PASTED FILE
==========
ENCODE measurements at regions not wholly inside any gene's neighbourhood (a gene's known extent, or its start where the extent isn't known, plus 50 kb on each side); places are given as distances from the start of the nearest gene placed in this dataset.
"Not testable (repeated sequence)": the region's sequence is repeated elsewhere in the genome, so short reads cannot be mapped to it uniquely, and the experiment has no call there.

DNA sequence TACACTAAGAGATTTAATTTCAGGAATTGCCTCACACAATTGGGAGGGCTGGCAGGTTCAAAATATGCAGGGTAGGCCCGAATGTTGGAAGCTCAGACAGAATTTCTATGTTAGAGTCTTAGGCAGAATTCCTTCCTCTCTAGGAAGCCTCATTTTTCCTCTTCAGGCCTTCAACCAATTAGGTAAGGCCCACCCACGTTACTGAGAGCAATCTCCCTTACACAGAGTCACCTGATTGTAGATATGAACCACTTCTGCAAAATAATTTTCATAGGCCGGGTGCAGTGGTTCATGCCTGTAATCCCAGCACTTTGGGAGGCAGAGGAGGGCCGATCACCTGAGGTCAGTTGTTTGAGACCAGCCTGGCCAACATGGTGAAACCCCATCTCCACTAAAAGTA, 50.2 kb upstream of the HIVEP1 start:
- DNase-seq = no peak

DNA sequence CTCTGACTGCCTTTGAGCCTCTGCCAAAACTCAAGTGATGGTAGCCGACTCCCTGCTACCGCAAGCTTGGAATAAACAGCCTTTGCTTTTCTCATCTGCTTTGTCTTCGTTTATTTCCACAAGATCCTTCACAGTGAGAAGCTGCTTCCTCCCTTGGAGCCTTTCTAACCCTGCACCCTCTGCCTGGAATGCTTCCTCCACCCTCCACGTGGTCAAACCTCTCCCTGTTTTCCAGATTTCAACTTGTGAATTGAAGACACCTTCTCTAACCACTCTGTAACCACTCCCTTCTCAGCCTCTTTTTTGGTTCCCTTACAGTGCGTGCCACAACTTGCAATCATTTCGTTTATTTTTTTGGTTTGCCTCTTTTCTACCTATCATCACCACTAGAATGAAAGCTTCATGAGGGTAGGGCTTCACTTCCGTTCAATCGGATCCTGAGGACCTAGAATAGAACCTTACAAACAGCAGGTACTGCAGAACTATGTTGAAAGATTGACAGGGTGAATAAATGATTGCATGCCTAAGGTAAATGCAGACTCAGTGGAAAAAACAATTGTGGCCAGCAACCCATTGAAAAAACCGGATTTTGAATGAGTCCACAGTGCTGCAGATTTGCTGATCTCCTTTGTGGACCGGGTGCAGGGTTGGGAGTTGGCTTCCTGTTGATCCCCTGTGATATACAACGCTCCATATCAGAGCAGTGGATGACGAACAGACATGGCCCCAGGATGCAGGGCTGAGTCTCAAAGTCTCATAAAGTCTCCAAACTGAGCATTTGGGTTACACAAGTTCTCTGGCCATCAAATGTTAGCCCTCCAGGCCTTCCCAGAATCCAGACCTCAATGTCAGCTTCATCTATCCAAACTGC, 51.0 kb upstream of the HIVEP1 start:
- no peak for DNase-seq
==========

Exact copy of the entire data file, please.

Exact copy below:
ENCODE measurements at regions not wholly inside any gene's neighbourhood (a gene's known extent, or its start where the extent isn't known, plus 50 kb on each side); places are given as distances from the start of the nearest gene placed in this dataset.
"Not testable (repeated sequence)": the region's sequence is repeated elsewhere in the genome, so short reads cannot be mapped to it uniquely, and the experiment has no call there.

DNA sequence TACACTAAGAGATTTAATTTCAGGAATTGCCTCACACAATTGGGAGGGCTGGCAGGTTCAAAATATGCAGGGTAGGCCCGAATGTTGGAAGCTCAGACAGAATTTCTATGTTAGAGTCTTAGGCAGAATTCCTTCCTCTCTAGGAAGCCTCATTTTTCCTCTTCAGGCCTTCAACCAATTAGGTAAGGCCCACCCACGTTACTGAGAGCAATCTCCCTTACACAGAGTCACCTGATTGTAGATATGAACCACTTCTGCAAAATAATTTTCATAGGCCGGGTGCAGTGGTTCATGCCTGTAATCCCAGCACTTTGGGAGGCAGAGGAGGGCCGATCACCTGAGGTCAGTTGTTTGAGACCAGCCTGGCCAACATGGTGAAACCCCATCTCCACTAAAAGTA, 50.2 kb upstream of the HIVEP1 start:
- DNase-seq = no peak

DNA sequence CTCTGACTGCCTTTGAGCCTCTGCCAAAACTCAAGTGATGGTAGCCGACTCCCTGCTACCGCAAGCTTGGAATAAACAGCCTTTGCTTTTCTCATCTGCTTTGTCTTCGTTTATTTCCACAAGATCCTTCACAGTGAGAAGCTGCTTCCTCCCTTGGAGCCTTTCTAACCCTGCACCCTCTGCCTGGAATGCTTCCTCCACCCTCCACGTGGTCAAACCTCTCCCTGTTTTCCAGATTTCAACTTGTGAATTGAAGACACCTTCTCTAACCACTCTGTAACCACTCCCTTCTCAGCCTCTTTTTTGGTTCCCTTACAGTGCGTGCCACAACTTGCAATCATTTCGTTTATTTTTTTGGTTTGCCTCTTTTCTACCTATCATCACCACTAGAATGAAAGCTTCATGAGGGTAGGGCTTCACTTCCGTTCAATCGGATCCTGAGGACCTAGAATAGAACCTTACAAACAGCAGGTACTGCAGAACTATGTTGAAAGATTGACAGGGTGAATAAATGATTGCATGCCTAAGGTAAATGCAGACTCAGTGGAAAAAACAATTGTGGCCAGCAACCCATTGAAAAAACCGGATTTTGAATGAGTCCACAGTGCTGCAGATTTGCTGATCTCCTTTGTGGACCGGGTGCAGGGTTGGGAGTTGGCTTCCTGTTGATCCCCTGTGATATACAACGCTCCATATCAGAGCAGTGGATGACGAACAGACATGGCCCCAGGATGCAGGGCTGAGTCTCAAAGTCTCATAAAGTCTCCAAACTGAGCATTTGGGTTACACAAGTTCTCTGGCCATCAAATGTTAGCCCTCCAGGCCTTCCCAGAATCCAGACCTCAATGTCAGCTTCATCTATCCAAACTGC, 51.0 kb upstream of the HIVEP1 start:
- no peak for DNase-seq